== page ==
Shattered illusions along the information superhighway
"I love you." Men have said those words to me before, but none with as much heartfelt sincerity as Lucas. "I mean it," he continued. "You're everything to me." Included with that text message was a snapshot of the "Full Lucas," a nude selfie that was, as he put it, taken to reiterate how much he trusted and cared for me. After all, our relationship had been on fire for three months, and it was time to take things to the next level. "I love you, too," I said, attaching a close-up of my smiling face. I had never taken sexually suggestive photographs with my phone, so Lucas's fully extended, ahem, "enthusiasm" had to speak for both of us. Not to mention that I was tentative about saying the "L word;" it was a big step for me -- especially considering that Lucas and I had never actually met. In person, that is.
The Internet has, indeed, made the world a very small place; conversely, it has deepened the dating pool to the point that scuba gear might soon be required. Lucas hadn't applied any geographic parameters to his online dating search and, likewise, was sifting through potential mates across the entire United States -- even some of Europe and Asia. "I think it's really hard to find love," he told me, when he first reached out with a flattering, gushing message on Match.com, "So I don't want to limit myself to men in only my city. Unlimited calling plans, texting and FaceTime have made it easier to meet 'The One.'"
This wasn't the first time that I'd been contacted by someone out of state or enjoyed flirty rapports with gentlemen in various parts of the world. There was Stephen in London, Derek in Salt Lake City and Tom in Columbus. But, we all tired of the novelty after a week or two -- except for Lucas in Denver. He was persistent and tenacious, and I was an easy mark. At 40, I dream of having a solid, monogamous relationship with a mature, culturally literate man. In my one long-term relationship -- which lasted five years -- I didn't feel unconditionally loved or supported. Being new to romance at that time, I didn't really have an understanding of my needs and expectations. I was aware enough to know, however, that an emotional component was missing. After an amicable break up, I was desperate to find the comfort and security of a substantial lover, a man who was forthcoming with compliments and affection. I became the terminally single friend who whined to his inner circle about being alone; I was a gay Sex and the City episode without the Jimmy Choos.
It was no wonder, then, that I was so easily taken with Internet dating. Each "like," "wink," and message saw the potential for everything I wanted. My fantasy man was sitting out there somewhere behind the bright light of a 17", MacBook Pro computer screen, iPad or Kindle. So what if he was 1,000 miles away? I wanted so much to bond romantically with another human being that I undervalued the courtship process and eschewed traditional dating protocol for the promise of someone who decided I was worth loving without even having laid eyes on me. I talked and texted with Lucas daily, discussing my work life in Los Angeles and his as a father to two foster children in Colorado.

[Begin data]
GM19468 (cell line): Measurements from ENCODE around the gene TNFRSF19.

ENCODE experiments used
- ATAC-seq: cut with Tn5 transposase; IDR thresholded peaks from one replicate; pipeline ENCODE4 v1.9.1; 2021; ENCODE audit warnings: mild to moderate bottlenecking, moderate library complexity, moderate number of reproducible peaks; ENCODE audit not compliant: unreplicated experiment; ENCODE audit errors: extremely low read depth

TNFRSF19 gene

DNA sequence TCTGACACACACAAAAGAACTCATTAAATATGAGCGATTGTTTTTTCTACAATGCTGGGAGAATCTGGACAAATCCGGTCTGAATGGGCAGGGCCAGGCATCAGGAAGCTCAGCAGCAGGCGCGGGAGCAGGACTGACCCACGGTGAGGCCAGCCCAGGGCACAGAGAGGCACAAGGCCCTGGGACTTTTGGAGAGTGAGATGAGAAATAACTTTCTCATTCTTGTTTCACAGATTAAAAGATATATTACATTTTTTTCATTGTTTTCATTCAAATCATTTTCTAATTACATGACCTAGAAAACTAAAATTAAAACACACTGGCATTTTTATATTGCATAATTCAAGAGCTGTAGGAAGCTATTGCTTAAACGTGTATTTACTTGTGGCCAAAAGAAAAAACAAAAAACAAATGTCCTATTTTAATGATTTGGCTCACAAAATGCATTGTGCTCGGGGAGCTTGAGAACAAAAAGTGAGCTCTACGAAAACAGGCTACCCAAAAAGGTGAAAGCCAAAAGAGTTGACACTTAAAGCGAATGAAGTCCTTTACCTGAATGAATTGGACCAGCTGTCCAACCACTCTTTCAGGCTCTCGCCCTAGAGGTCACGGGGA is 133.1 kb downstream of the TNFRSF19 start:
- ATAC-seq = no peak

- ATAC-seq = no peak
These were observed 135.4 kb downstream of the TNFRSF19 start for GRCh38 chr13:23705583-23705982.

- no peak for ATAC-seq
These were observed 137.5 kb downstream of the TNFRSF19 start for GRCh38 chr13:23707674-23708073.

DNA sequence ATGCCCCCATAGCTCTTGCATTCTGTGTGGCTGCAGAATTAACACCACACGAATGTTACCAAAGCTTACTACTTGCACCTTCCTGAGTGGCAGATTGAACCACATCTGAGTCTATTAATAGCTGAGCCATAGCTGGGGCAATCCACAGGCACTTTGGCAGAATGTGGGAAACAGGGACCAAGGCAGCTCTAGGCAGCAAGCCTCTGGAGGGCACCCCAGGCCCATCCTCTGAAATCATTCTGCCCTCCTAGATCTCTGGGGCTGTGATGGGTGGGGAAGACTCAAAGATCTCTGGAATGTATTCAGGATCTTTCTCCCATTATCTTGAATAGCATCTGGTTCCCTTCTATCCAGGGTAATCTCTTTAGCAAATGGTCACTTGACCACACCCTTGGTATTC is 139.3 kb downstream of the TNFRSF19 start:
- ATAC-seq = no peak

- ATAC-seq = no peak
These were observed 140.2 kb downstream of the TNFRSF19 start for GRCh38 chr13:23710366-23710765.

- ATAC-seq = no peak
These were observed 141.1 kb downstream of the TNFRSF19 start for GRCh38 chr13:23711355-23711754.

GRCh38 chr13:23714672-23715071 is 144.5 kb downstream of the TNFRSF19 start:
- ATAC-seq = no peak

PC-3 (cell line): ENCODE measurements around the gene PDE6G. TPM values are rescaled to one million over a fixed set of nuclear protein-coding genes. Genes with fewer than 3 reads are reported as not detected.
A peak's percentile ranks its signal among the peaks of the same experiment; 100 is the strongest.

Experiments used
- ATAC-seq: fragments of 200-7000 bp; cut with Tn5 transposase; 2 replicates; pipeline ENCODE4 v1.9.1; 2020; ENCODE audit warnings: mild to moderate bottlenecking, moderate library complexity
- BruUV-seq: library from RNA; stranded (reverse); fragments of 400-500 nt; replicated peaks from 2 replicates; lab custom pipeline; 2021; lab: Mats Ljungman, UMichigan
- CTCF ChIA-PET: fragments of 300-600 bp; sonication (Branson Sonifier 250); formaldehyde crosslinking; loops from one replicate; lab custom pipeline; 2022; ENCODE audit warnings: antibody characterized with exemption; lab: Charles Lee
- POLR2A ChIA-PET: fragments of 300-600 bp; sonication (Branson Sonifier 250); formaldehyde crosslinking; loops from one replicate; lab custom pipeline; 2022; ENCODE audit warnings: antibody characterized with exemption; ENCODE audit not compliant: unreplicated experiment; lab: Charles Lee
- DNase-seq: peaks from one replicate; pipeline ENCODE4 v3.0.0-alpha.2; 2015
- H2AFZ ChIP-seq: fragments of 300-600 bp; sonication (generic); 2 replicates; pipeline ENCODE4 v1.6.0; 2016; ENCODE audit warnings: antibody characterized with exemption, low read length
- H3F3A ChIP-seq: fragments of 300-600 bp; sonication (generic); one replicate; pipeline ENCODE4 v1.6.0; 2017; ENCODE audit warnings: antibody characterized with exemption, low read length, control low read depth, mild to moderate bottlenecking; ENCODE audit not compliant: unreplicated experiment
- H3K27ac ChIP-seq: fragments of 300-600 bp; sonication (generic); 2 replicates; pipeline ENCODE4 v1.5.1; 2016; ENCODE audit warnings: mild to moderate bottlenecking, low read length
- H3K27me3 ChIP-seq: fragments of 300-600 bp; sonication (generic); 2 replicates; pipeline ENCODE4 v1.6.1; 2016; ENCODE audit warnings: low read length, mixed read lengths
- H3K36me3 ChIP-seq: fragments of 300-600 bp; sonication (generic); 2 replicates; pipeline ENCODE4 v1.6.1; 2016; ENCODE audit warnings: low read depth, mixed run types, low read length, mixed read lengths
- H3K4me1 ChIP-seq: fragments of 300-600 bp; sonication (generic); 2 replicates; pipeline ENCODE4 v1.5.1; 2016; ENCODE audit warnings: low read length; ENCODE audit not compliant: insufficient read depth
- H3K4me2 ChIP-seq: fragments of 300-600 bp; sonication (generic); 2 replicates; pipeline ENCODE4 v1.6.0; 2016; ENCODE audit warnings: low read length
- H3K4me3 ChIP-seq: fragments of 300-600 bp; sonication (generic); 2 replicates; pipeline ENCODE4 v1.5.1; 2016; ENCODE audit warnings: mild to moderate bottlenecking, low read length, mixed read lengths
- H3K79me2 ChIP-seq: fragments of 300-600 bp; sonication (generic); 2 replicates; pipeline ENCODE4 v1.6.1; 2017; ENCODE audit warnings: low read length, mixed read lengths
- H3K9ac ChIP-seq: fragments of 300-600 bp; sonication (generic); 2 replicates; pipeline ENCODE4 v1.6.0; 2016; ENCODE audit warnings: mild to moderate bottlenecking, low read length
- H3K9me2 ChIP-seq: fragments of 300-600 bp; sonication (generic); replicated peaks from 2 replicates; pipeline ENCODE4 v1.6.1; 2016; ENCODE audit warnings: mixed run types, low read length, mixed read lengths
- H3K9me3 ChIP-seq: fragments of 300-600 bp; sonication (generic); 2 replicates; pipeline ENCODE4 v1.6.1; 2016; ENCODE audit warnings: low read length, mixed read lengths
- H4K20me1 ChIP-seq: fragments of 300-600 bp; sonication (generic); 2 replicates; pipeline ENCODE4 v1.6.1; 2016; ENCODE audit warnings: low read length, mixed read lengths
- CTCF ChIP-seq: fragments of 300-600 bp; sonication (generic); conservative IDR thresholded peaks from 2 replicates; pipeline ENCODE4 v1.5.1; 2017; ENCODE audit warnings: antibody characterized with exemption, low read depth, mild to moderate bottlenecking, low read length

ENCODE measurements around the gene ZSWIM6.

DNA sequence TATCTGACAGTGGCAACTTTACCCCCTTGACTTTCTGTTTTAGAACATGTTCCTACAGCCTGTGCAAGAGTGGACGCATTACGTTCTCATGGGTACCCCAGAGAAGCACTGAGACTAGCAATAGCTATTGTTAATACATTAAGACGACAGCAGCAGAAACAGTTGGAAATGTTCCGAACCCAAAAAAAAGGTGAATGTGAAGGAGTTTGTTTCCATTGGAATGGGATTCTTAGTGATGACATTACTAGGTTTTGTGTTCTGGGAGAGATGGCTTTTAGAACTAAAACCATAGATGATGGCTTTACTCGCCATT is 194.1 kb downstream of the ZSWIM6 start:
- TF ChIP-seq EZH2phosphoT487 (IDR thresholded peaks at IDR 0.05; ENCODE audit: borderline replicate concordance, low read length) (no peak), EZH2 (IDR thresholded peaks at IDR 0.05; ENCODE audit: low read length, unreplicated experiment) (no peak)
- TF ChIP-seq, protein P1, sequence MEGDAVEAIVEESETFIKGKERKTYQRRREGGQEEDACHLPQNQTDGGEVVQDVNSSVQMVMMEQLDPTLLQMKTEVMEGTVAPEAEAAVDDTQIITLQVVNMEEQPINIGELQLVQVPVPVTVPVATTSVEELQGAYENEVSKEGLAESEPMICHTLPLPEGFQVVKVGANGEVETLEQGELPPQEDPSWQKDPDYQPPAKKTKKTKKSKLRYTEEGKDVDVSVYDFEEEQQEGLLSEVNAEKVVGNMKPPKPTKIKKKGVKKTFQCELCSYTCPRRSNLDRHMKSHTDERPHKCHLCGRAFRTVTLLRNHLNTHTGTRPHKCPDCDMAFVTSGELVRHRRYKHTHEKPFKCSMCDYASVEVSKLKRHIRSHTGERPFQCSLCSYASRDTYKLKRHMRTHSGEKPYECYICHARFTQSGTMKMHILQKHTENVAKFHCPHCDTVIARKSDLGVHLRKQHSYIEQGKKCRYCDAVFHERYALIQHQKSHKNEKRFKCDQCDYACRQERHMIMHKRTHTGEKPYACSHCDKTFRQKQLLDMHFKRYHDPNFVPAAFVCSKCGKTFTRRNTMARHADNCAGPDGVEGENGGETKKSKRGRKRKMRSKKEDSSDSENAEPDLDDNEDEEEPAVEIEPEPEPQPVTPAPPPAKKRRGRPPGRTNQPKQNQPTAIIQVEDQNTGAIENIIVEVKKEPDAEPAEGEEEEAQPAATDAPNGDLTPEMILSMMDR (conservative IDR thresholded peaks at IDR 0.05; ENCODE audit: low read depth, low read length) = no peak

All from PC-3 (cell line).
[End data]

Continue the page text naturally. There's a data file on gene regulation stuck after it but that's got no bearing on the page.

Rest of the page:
He would send me school pictures and updates about his family, and we would talk a number of times each week. We even found ways to satisfy each other sexually through phone calls and video chats, another way that the Worldwide Web has brought us all only eight inches apart. My overwhelming desire for a connection swept me into a cyber romance that I actually started to believe in. Lucas seemed to be a reliable, honorable man and I began to think that Denver might not be such a bad place to live. "I assume that you're not seeing or sleeping with other men," Lucas announced one month after first reaching out to me online. I actually hadn't thought about making that declaration, but I also hadn't felt the desire to explore anyone else. "I think we should commit to this and see where it takes us," he said.
I was warmed and excited to hear how taken with me he was; this almost-stranger recognized my value from a distance, and my need for love and approval pushed me into the very arms I wouldn't be able to touch until one of us got on an airplane to see the other. Two weeks after we exchanged "I love yous" -- just about four months since "meeting" -- I couldn't seem to get Lucas on the phone. His texts and e-mails trailed off, and I was enveloped in a dreary sense of loss that, looking back, seems misguided for a love affair that started, lived and ended on a smart phone. In a quick text, he finally admitted that he had met another man in Denver and had been seeing the gentleman for a month.
Apparently, what I wished would be something real was merely a stop-gap for Lucas. Oddly, the dissolution of my relationship with him felt equally as profound as the end of my relationship with my previous, long-term partner. Diana Ross was supreme enough to tell the world that "You can't hurry love; you just have to wait." She was right. So, instead of speeding along the information superhighway, looking for the latest home remedies AND love, I've decided to take the surface streets. No more of these online illusions and fantasies of dream men who are waiting for me in every city BUT Los Angeles. I want the real thing, with a real person with real motivation and genuine interest. And, for that, I may just have to stick close to home.